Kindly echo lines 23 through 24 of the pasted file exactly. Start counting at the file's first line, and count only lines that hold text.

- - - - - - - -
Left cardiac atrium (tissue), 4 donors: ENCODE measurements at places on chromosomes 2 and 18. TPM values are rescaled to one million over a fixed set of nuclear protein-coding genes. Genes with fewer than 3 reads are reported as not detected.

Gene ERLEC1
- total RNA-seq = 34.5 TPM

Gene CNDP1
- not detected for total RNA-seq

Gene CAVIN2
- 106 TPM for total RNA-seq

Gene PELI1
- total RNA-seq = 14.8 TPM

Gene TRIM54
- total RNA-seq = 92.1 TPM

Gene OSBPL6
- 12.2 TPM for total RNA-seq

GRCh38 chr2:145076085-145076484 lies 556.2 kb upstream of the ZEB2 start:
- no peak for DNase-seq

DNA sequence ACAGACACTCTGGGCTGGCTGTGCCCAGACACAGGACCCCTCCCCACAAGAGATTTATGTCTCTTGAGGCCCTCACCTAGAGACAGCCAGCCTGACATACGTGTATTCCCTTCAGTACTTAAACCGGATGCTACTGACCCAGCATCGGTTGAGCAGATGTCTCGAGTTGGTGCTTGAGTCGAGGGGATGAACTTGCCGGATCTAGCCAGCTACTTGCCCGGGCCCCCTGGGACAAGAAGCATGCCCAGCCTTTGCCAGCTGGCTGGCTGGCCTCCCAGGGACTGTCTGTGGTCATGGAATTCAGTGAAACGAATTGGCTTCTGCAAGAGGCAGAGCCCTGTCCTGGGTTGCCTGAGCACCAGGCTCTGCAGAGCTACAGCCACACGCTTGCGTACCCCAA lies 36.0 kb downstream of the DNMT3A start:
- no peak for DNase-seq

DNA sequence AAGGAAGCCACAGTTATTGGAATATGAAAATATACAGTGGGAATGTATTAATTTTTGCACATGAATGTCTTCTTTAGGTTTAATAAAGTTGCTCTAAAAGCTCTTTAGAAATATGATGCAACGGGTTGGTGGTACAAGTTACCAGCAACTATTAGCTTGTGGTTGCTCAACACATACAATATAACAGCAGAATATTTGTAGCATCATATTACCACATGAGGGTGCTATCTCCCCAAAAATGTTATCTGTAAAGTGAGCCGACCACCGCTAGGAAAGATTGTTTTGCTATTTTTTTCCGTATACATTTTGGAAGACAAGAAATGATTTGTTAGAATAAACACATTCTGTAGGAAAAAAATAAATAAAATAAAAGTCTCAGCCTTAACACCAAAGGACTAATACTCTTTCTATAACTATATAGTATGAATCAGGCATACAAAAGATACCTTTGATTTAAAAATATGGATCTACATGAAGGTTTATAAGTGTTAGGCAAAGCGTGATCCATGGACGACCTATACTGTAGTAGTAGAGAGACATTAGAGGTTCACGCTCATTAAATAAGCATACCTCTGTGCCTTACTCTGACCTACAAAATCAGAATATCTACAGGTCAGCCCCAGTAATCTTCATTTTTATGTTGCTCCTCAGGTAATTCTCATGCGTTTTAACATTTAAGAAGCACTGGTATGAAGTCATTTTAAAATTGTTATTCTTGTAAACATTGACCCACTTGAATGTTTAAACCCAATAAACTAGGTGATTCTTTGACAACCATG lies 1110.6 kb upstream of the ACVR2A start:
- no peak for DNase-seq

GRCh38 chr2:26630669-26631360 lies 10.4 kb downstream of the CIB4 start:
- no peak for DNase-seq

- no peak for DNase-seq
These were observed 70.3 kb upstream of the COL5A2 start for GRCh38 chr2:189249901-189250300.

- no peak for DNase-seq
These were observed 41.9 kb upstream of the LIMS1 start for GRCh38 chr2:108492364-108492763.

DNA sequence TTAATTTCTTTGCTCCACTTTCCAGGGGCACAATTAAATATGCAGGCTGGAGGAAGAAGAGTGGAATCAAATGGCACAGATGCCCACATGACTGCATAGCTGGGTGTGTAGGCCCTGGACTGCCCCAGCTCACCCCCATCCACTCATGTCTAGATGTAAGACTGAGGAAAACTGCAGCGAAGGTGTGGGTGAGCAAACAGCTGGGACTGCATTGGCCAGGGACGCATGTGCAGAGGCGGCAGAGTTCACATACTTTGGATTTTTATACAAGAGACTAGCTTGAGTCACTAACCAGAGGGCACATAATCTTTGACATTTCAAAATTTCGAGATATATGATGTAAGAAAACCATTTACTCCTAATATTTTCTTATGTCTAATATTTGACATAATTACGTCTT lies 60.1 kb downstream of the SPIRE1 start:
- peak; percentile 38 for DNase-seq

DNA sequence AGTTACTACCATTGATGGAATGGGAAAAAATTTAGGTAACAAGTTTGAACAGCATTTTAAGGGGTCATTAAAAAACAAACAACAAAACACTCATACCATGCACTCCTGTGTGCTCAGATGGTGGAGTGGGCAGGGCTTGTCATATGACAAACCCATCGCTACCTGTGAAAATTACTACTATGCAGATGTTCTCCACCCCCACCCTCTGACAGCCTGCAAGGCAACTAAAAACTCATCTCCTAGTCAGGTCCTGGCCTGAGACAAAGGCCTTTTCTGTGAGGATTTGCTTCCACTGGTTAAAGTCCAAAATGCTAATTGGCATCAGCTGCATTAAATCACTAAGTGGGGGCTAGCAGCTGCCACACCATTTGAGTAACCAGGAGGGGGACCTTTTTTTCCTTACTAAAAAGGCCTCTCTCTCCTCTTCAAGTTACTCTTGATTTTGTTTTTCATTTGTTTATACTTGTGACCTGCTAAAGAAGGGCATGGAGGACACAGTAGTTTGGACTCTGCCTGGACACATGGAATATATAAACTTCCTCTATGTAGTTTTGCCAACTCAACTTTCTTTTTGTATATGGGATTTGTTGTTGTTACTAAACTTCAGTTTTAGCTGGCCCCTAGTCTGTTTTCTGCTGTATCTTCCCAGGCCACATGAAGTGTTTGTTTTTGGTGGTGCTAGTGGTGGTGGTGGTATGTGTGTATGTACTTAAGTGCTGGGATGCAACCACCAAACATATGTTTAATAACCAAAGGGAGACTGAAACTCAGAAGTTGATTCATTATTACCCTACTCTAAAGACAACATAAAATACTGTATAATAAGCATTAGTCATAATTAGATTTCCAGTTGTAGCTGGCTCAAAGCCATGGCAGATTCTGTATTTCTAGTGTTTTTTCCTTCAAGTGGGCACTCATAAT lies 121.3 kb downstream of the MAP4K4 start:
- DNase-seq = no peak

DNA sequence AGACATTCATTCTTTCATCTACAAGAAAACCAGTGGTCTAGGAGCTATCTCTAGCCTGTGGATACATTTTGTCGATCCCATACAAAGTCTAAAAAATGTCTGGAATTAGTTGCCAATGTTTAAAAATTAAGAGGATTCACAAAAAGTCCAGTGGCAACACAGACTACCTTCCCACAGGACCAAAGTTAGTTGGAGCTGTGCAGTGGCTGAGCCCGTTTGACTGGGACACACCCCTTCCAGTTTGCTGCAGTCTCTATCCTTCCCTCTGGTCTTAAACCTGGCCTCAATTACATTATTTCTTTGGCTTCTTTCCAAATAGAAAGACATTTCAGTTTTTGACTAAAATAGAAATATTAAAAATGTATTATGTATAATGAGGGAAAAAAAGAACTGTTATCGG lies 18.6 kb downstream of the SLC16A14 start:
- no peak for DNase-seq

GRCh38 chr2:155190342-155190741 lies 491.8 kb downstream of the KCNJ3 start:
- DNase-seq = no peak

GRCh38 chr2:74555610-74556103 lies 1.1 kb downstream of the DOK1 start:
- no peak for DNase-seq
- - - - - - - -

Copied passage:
These were observed 70.3 kb upstream of the COL5A2 start for GRCh38 chr2:189249901-189250300.

- no peak for DNase-seq